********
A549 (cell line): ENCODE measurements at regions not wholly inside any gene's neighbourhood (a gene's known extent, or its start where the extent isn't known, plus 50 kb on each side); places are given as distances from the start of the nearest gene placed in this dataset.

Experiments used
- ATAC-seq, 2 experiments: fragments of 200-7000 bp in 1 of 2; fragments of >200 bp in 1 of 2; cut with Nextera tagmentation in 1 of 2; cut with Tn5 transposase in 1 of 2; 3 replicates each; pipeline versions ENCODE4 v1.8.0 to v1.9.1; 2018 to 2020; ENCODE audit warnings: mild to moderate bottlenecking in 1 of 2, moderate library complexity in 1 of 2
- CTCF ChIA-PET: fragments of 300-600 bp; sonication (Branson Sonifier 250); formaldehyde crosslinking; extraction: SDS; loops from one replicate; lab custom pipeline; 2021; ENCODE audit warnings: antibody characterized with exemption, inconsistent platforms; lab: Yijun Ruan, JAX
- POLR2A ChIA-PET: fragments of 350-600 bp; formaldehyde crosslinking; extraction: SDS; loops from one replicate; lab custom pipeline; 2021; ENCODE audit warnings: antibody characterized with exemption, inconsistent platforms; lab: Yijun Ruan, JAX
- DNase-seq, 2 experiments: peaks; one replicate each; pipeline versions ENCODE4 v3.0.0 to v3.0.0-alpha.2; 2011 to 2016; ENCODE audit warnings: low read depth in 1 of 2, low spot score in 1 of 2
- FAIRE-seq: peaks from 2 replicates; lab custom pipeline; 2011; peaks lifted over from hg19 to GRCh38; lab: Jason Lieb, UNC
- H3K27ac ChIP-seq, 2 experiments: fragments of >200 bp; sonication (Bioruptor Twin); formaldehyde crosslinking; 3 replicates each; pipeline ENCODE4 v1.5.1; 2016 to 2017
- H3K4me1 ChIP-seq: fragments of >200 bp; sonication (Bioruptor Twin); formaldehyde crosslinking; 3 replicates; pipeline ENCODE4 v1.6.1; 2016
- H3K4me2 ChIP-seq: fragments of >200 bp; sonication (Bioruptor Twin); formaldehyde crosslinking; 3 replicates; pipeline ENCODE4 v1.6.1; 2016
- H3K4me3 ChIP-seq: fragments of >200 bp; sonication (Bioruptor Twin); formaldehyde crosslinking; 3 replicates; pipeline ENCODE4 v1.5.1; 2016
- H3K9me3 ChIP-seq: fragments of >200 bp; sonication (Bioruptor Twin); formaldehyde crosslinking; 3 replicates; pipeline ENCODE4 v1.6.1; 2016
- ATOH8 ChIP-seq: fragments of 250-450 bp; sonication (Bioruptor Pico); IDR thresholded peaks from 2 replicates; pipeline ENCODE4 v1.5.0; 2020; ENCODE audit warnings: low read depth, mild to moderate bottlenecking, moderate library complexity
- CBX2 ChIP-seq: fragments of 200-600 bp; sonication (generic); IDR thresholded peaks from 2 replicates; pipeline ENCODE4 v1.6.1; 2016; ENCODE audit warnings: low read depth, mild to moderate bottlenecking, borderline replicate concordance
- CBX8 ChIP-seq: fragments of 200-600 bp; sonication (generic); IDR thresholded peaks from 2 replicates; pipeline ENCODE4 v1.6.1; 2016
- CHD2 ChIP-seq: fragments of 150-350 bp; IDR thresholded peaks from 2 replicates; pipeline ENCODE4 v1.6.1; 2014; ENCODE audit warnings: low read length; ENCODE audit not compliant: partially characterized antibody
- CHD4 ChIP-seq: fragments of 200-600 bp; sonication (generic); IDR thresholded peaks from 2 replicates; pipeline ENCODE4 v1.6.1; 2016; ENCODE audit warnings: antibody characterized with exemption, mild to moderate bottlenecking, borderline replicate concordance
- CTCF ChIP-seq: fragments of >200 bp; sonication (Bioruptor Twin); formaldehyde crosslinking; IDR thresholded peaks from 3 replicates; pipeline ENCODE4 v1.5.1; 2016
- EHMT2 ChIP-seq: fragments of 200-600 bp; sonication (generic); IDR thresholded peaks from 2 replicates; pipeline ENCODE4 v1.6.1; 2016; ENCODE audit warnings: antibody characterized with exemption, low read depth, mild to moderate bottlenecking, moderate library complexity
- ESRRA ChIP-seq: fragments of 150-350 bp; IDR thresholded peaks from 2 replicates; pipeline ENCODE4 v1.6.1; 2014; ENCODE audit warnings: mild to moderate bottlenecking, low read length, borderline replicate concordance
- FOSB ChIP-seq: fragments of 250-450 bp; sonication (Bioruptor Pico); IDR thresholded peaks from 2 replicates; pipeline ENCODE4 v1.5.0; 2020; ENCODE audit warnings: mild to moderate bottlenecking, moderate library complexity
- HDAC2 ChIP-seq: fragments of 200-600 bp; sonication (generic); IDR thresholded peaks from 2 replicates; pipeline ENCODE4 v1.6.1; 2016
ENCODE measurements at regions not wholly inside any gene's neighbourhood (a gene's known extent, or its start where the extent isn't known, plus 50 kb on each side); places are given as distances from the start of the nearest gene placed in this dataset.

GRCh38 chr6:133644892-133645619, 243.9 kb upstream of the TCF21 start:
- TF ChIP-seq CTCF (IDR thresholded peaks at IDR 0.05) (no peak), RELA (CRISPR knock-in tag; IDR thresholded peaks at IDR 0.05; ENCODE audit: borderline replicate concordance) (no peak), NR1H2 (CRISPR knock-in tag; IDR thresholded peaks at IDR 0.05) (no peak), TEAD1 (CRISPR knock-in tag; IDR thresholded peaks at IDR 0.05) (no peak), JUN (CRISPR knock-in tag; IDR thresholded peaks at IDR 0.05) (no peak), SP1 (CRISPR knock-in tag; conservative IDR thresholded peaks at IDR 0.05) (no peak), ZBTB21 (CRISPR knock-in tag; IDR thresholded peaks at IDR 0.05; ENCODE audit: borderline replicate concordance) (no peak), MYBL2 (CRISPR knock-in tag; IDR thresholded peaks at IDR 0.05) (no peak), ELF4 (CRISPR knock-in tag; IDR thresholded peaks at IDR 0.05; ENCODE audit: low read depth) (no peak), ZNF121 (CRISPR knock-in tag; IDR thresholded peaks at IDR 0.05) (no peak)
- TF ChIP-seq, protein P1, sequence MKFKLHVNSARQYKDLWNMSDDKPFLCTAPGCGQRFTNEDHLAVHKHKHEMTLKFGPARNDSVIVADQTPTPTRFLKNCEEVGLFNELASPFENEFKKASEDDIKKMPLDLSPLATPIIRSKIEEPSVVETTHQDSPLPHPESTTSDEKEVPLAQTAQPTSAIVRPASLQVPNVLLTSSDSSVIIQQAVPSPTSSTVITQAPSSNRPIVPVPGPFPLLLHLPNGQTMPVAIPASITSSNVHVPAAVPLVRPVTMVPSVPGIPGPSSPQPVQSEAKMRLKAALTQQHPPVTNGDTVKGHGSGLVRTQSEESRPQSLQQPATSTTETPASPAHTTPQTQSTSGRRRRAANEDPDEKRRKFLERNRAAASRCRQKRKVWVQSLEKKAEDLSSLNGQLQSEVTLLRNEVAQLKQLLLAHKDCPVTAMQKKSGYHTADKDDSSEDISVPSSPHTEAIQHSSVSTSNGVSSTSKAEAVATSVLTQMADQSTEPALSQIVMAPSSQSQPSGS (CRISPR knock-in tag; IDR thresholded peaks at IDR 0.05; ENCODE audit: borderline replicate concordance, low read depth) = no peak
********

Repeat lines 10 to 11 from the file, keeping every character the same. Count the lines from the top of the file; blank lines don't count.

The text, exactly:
- H3K4me2 ChIP-seq: fragments of >200 bp; sonication (Bioruptor Twin); formaldehyde crosslinking; 3 replicates; pipeline ENCODE4 v1.6.1; 2016
- H3K4me3 ChIP-seq: fragments of >200 bp; sonication (Bioruptor Twin); formaldehyde crosslinking; 3 replicates; pipeline ENCODE4 v1.5.1; 2016